Nebraska’s smart feeder to kickstart precision livestock management

cows near a smart feeder
Jacki Musgrave / West Central Research & Extension Center

Researchers at the University of Nebraska-Lincoln’s Extension Centers and Gudmundsen Sandhills Laboratory have kickstarted a project that takes a new approach at real-time precision livestock management in extensive rangeland ecosystems.
May 14, 2021

Lincoln, Neb. —Researchers at the University of Nebraska-Lincoln’s Extension Centers and Gudmundsen Sandhills Laboratory have kickstarted a project that takes a new approach at real-time precision livestock management in extensive rangeland ecosystems.  

Utilizing a solar powered Smart Feeder, researchers have the ability to precisely monitor and control individual livestock feed diets and intake online.  

“We create custom diets on an individual animal basis based on the animal’s needs, and we can adjust the diet on each cow,” said Travis Mulliniks, assistant professor in the animal science department. “That’s precision livestock nutritional management.” 

“We are looking at how we can utilize these technologies from a production standpoint and how they work for producers. We’re asking what’s the benefit and what’s the best for the producer in terms of profitability and sustainability.” 

The portable Smart Feeder system is used to continuously measure, control and adjust daily feed intake and feed time for individual animals. Inside the SmartFeeder are four individual bins, allowing a broader choice in supplements that the herd may require nutritionally, in the form of cake, powders and pellets. Data is captured on when each animal eats, what they eat, and how much they consume. Producers can access this data and adjust feeding times and access if necessary.   

Animals access the smart feeder using an electronic identification – or EID – tag. Each tag is unique to an individual animal, and the Smart Feeder dispenses the prescribed amount of feed for that animal.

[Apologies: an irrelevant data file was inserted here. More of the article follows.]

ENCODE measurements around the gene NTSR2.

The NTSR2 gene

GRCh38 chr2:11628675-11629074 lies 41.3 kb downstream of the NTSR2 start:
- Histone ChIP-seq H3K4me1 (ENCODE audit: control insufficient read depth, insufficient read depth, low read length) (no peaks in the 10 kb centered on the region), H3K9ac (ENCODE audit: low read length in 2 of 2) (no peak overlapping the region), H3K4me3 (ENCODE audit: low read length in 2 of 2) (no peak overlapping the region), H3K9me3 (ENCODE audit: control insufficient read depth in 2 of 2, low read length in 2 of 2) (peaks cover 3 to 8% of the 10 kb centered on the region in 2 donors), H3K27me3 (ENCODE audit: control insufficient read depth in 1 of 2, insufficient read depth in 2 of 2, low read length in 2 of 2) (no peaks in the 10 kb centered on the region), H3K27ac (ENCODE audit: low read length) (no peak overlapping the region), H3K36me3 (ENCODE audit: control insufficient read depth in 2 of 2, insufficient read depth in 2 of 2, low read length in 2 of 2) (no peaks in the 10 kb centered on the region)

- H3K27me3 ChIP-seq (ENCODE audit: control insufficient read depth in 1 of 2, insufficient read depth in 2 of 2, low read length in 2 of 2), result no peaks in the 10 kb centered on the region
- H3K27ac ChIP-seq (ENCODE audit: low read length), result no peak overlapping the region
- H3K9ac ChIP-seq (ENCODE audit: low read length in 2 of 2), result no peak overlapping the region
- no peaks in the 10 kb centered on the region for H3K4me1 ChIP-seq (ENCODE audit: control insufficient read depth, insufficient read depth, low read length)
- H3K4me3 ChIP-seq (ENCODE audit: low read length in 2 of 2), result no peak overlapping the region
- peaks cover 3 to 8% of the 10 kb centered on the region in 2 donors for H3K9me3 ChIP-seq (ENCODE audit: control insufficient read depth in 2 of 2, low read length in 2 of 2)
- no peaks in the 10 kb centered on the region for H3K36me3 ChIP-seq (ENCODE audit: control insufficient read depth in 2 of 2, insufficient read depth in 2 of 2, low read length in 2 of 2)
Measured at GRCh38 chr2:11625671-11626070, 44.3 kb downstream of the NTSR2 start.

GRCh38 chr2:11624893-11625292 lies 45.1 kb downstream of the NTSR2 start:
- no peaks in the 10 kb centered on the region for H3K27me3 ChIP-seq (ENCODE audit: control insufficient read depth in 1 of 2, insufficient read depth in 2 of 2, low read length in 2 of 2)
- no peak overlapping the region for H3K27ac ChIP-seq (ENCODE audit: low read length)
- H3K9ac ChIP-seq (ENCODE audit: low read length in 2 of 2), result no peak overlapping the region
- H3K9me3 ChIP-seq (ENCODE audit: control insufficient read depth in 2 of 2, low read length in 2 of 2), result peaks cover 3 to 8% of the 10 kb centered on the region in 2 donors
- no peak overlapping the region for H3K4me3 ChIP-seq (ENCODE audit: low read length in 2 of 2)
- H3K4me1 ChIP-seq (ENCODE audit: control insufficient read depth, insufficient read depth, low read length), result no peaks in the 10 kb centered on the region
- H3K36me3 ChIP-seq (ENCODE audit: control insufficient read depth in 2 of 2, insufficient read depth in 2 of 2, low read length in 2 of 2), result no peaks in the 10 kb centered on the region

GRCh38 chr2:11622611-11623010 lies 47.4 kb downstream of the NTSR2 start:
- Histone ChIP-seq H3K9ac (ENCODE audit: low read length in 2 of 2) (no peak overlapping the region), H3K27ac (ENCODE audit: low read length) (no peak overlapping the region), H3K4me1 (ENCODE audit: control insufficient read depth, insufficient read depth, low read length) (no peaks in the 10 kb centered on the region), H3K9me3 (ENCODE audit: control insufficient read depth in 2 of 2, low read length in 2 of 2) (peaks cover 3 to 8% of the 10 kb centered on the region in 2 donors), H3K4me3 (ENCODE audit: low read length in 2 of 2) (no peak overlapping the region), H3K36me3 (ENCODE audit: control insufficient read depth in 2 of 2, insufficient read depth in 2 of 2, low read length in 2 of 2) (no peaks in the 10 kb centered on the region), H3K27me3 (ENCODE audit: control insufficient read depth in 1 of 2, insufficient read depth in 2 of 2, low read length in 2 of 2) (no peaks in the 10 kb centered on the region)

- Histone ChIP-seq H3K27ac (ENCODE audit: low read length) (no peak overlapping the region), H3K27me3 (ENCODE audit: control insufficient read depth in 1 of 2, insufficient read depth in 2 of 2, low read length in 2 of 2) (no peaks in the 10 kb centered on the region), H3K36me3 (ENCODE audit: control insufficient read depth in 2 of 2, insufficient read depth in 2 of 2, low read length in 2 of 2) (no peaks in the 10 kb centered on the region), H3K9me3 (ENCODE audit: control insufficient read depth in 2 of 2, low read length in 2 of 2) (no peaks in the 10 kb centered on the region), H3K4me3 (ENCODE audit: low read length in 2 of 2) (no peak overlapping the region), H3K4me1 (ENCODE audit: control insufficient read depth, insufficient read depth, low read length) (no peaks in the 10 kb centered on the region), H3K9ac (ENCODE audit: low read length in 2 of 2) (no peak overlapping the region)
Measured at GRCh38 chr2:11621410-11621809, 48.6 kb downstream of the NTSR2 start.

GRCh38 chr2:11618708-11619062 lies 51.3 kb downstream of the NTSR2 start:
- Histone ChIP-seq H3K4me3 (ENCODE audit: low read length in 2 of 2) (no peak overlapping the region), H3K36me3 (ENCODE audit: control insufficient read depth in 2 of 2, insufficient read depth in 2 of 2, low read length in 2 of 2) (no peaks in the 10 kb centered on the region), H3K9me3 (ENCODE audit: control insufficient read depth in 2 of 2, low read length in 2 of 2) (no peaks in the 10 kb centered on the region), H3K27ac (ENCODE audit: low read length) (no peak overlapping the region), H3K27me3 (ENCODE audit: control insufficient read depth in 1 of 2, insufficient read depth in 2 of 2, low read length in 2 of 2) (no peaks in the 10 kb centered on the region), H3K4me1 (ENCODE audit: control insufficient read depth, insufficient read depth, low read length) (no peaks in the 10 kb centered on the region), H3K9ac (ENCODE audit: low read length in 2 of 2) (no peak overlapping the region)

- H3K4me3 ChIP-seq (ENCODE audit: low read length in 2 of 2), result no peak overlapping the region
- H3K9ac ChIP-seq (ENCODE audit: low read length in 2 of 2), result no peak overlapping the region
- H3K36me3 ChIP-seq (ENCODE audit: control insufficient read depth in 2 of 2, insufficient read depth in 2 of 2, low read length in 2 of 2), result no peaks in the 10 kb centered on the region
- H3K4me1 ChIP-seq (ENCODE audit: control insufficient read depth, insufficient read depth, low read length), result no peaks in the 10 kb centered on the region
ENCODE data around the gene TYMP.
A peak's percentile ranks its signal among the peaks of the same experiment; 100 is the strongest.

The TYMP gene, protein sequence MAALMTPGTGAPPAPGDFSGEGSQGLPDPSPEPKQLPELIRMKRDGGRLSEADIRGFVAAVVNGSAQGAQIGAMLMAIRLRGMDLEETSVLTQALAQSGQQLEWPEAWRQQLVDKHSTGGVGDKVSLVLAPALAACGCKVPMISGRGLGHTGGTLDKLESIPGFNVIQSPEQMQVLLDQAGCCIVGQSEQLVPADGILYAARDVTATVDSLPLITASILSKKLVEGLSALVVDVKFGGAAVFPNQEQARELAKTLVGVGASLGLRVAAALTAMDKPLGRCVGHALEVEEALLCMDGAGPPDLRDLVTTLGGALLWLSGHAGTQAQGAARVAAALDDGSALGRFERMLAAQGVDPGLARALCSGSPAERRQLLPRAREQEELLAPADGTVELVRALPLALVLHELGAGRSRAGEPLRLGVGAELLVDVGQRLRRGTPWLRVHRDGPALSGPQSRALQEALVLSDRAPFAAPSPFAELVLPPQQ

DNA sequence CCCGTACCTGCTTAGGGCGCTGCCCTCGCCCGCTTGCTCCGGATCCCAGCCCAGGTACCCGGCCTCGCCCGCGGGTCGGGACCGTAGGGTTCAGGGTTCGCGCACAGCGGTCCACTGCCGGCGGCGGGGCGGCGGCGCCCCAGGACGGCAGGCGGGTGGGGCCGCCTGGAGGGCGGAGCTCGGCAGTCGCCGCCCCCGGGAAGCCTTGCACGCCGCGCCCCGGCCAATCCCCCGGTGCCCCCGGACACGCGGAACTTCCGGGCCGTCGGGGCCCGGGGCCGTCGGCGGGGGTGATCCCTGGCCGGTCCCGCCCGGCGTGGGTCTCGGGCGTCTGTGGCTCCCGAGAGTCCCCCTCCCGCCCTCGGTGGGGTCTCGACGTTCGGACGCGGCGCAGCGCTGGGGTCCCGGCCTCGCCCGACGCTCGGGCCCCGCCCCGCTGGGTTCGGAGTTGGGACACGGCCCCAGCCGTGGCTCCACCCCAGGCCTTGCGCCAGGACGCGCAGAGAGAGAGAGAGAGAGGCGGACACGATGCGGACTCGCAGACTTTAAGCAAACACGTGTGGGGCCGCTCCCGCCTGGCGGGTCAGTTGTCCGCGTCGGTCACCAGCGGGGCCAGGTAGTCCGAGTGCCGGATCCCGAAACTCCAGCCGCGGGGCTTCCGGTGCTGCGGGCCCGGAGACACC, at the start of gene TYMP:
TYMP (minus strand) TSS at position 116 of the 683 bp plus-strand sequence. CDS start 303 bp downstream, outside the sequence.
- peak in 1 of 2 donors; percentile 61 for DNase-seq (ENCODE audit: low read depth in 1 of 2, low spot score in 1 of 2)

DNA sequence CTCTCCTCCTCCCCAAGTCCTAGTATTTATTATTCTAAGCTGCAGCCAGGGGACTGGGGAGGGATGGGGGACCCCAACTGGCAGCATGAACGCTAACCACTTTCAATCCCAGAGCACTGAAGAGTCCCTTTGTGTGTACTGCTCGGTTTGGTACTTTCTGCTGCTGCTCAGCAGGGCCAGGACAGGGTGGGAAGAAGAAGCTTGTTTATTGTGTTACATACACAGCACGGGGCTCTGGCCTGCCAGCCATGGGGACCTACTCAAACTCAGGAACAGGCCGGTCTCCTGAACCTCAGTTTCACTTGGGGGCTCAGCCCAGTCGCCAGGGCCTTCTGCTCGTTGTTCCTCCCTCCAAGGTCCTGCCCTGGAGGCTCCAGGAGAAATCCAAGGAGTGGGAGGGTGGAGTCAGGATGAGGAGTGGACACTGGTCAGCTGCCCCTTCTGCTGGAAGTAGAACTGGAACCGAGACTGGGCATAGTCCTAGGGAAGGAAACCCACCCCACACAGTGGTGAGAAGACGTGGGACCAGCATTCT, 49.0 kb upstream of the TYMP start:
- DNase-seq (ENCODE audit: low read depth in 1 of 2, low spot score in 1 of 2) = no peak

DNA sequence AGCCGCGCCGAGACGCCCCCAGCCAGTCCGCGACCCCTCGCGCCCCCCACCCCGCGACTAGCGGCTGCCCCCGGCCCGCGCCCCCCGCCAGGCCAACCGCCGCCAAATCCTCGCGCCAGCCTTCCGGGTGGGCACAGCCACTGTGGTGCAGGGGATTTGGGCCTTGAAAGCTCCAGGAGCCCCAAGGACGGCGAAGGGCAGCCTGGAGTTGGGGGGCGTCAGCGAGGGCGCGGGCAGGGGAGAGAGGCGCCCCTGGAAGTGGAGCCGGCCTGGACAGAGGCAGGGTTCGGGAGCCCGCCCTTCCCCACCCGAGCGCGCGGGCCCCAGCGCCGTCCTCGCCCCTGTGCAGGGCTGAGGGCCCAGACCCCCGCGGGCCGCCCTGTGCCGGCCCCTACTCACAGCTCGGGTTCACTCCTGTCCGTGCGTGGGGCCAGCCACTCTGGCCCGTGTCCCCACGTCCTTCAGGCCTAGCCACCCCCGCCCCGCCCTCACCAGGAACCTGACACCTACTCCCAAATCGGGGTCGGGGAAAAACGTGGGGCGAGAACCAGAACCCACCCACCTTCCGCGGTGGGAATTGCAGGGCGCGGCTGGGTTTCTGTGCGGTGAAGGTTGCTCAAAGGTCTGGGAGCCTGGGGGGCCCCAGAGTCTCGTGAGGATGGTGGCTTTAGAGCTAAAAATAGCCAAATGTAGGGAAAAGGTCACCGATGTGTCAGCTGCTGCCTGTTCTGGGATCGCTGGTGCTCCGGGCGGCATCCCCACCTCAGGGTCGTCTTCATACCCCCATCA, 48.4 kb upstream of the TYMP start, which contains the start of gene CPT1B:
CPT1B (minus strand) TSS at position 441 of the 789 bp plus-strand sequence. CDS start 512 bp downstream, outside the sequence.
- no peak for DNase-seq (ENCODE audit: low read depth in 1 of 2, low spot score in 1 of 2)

“I’ve got a lot more control over their nutritional diet than I had before,” Mulliniks said. “I can be very cost effective with what I feed to get a certain targeted end product. It also allows us the abilities to gather other performance or animal behavior data.”  

Optimizing resources on a large scale, especially in an extensive environment like the Nebraska Sandhills, can be challenging. Individual animal management plays a role in optimizing resources, according to Mulliniks.  

The Smart Feeder will allow Mulliniks and his team to curb variation intakes due to behaviors of aggressive and less aggressive eaters. This will allow for a uniform diet and daily gain for livestock, real-time feed data decision making as well as reduced feed and labor costs.  

“Part of the issue we have is, whether it is feedlot or pasture, it’s hard to get our hands on animals daily,” said Mulliniks.  

“It’s hard for us to answer a lot of key questions because of the extensive environment, the extensive unknowns such as their diet. Embracing this technology will help answer some on those questions that have been unknown forever.” 

Natalie Jones | IANR Media 

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Beef cattle | beef | Agricultural Research Division